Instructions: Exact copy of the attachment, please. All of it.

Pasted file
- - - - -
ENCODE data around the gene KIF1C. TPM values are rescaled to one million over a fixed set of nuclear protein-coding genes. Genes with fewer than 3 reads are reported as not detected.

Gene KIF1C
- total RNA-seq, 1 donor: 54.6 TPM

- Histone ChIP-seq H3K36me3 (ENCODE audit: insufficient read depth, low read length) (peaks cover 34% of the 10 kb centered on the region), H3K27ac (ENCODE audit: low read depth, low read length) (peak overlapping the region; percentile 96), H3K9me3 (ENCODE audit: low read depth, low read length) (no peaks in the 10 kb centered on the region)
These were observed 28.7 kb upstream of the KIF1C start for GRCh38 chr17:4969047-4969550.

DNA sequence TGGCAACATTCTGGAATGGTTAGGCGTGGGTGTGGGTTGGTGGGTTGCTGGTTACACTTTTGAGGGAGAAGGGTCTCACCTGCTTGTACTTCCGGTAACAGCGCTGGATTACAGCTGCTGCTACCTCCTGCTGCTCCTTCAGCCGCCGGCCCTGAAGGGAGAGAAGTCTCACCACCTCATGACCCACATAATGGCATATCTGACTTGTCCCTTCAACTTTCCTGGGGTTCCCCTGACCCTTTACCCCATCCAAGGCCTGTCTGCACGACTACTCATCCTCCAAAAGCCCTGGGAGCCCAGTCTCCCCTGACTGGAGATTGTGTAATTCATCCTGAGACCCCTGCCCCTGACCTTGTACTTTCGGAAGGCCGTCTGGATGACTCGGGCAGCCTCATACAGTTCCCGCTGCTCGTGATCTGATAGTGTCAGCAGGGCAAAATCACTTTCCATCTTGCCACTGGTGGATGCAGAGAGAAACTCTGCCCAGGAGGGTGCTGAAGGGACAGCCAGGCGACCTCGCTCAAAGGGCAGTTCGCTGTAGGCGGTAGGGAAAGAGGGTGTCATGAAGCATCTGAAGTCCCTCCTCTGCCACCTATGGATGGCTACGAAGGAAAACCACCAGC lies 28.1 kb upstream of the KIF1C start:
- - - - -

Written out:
ENCODE data around the gene KIF1C. TPM values are rescaled to one million over a fixed set of nuclear protein-coding genes. Genes with fewer than 3 reads are reported as not detected.

Gene KIF1C
- total RNA-seq, 1 donor: 54.6 TPM

- Histone ChIP-seq H3K36me3 (ENCODE audit: insufficient read depth, low read length) (peaks cover 34% of the 10 kb centered on the region), H3K27ac (ENCODE audit: low read depth, low read length) (peak overlapping the region; percentile 96), H3K9me3 (ENCODE audit: low read depth, low read length) (no peaks in the 10 kb centered on the region)
These were observed 28.7 kb upstream of the KIF1C start for GRCh38 chr17:4969047-4969550.

DNA sequence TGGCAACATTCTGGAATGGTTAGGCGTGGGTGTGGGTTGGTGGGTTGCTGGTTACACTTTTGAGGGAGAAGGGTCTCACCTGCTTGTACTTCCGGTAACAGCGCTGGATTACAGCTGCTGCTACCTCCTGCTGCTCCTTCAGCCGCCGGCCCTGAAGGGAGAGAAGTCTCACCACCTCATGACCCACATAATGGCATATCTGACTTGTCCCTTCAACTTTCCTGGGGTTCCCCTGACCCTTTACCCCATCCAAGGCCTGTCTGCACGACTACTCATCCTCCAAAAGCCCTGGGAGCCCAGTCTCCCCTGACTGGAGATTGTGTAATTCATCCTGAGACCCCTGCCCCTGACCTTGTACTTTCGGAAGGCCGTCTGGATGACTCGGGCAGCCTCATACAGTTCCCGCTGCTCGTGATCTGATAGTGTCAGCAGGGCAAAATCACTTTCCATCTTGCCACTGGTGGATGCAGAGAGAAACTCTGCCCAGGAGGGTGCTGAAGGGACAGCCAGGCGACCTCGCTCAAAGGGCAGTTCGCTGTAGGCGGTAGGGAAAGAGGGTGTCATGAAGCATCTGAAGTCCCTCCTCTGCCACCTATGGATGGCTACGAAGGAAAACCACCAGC lies 28.1 kb upstream of the KIF1C start: